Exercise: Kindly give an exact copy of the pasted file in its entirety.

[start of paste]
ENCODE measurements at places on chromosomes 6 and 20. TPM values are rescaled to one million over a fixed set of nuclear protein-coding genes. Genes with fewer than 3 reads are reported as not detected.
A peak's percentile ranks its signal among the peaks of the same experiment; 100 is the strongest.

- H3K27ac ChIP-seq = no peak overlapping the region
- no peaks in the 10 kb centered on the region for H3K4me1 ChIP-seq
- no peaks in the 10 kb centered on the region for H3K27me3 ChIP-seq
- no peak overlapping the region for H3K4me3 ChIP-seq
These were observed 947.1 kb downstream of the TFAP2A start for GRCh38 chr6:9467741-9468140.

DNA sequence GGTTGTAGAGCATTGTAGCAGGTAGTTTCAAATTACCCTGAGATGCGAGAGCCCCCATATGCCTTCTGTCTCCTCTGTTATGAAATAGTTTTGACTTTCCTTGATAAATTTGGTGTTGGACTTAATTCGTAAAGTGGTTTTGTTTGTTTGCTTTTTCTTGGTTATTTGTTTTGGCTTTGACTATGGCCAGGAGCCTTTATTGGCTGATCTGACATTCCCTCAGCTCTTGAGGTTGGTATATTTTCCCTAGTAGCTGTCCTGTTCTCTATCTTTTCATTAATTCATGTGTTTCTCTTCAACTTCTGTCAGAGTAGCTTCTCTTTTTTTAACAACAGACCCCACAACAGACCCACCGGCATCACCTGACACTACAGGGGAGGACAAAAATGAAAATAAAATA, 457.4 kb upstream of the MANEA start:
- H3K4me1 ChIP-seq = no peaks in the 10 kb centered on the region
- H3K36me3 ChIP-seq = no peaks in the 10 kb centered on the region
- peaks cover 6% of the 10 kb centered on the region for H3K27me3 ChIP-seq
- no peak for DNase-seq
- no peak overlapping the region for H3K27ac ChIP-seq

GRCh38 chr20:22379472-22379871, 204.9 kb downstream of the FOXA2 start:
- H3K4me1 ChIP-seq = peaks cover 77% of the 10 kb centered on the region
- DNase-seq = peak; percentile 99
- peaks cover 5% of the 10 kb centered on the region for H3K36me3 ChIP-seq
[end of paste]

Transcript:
ENCODE measurements at places on chromosomes 6 and 20. TPM values are rescaled to one million over a fixed set of nuclear protein-coding genes. Genes with fewer than 3 reads are reported as not detected.
A peak's percentile ranks its signal among the peaks of the same experiment; 100 is the strongest.

- H3K27ac ChIP-seq = no peak overlapping the region
- no peaks in the 10 kb centered on the region for H3K4me1 ChIP-seq
- no peaks in the 10 kb centered on the region for H3K27me3 ChIP-seq
- no peak overlapping the region for H3K4me3 ChIP-seq
These were observed 947.1 kb downstream of the TFAP2A start for GRCh38 chr6:9467741-9468140.

DNA sequence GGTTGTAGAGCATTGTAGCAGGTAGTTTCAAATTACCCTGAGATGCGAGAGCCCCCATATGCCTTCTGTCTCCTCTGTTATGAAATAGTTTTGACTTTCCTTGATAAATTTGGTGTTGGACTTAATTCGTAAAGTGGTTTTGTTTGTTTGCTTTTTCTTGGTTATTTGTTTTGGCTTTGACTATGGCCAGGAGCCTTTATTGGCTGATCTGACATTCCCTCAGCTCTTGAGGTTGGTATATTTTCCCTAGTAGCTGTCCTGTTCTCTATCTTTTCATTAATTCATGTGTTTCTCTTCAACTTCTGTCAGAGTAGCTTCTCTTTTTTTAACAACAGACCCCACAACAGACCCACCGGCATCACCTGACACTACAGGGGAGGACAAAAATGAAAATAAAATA, 457.4 kb upstream of the MANEA start:
- H3K4me1 ChIP-seq = no peaks in the 10 kb centered on the region
- H3K36me3 ChIP-seq = no peaks in the 10 kb centered on the region
- peaks cover 6% of the 10 kb centered on the region for H3K27me3 ChIP-seq
- no peak for DNase-seq
- no peak overlapping the region for H3K27ac ChIP-seq

GRCh38 chr20:22379472-22379871, 204.9 kb downstream of the FOXA2 start:
- H3K4me1 ChIP-seq = peaks cover 77% of the 10 kb centered on the region
- DNase-seq = peak; percentile 99
- peaks cover 5% of the 10 kb centered on the region for H3K36me3 ChIP-seq